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Bald Eagle Rescued In Anne Arundel Co. Succumbs To Its Injuries

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Alex DeMetrick 370x278 Alex DeMetrick
Alex DeMetrick has been a general assignment reporter with WJZ...
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BALTIMORE (WJZ)– The bald eagle may be a national symbol, but when a bird gets in trouble, it takes local help to rescue.

Alex DeMetrick reports that’s what happened in Anne Arundel County.

If a bald eagle can’t fly, it can’t feed or protect itself. That’s the dire spot an injured eagle found itself in Anne Arundel County.

“I think because it was out there so long without a lot of nourishment, it was getting weaker and didn’t fight me too much,” said David Houchin, a bird rescue volunteer.

Houchin is a Maryland volunteer with the Tri-State Bird Rescue and Research Center in Delaware. He responded when outdoorsman Adam Glasgow spotted the injured eagle, and the pair captured it after following the panicked bird through some very thick undergrowth near Davidsonville.

After it was netted, Houchin covered its head with a towel.

“And then, I sort of slide my hands down the side of it so I can feel the legs, and then I go down to the feet, and once I have the feet, I know I won’t get hit by the talons,” he explained.

When eagles are in trouble, people will go to extraordinary lengths to save them.

A few years back, U.S. Park Police saved a pair of young eagles trapped in the mud.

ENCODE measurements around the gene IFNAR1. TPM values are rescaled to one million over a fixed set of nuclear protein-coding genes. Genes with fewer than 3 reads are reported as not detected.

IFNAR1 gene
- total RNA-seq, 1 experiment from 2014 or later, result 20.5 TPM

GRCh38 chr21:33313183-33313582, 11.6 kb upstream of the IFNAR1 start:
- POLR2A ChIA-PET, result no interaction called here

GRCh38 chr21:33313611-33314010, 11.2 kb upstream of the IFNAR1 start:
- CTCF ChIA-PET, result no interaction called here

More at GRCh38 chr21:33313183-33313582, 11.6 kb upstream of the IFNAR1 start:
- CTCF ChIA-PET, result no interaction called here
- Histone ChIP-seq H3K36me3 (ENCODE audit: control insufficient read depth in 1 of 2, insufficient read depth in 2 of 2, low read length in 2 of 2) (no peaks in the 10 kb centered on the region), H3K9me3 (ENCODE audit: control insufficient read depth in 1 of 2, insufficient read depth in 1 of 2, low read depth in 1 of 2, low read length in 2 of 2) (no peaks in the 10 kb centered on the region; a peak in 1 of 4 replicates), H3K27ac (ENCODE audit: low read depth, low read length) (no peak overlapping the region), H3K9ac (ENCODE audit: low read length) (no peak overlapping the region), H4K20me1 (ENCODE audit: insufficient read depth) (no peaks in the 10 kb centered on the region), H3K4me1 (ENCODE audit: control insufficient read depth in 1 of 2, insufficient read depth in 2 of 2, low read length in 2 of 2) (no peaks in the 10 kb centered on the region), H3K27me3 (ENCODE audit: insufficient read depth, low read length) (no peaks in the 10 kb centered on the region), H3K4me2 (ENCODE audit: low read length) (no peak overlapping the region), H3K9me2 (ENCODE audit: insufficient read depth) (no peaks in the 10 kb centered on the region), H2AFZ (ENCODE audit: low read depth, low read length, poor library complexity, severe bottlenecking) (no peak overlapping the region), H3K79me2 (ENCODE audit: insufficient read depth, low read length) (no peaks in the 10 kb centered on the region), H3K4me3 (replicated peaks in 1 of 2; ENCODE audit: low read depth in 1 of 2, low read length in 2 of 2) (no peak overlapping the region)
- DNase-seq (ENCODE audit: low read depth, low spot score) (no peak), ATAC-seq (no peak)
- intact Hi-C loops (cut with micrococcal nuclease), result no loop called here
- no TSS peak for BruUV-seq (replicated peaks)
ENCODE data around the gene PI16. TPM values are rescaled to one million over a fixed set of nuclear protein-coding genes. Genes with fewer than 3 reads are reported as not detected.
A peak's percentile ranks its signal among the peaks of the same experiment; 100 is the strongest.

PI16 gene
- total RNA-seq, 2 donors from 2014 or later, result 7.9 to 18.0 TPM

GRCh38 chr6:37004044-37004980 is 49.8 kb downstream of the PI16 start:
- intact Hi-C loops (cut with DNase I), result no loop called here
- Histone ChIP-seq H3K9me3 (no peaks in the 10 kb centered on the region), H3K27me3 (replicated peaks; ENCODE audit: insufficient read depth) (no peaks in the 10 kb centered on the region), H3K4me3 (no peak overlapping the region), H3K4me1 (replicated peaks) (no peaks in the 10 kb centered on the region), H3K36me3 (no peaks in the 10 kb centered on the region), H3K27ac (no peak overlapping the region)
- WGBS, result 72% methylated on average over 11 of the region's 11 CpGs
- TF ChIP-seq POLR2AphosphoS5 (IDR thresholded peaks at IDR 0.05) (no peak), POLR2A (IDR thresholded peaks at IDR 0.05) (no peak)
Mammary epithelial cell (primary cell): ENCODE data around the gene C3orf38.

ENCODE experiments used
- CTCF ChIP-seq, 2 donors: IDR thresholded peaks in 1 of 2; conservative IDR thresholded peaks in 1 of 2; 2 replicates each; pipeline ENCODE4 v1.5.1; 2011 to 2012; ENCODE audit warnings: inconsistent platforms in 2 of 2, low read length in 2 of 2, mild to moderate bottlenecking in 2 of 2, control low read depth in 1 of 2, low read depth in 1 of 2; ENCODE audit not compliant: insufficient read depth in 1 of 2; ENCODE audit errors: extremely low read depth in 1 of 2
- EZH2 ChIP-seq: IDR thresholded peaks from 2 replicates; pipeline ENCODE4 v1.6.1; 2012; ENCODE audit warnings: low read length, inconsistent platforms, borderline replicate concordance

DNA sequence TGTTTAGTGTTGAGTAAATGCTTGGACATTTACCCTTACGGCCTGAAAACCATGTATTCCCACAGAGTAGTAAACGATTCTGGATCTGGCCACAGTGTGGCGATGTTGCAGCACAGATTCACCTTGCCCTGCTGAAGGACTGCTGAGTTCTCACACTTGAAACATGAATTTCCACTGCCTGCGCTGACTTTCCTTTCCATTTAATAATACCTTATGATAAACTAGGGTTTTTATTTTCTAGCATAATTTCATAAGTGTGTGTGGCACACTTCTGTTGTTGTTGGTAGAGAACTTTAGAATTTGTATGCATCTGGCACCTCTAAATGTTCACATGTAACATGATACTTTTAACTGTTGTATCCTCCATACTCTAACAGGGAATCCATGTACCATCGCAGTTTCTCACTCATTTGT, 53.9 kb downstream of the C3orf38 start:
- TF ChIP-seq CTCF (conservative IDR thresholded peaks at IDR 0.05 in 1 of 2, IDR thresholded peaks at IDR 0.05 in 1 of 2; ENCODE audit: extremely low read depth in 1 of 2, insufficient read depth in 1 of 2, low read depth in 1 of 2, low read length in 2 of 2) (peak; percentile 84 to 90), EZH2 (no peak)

“We’re down about a one foot hover over the mud. I’m down on the skid and I’m reaching back and grabbing the bird something like that,” said a rescuer.

Both those eagles were eventually brought back to health and released into the wild.

But not all fare so well. One bald eagle brought to the Baltimore Zoo suffered an injury similar to the one in Davidsonville.

“There’s trauma to his left elbow,” said a zoo keeper. “There’s a fracture right down at the joint we can’t surgically repair.”

The eagle rescued this week was too severely injured for veterinarians at Tri-State to save. Not the happy ending hoped for.

“No, but the happy ending is we got the bird out of a stressful situation,” Houchin said. “I mean, you’re out in the wild and you’re injured and you don’t know what’s going to be trying to get you. So we did the right thing.”

It’s not clear how the bald eagle was injured. It’s speculated it could have flown into an overhead line, or even hit by a car while scavenging on a roadway.

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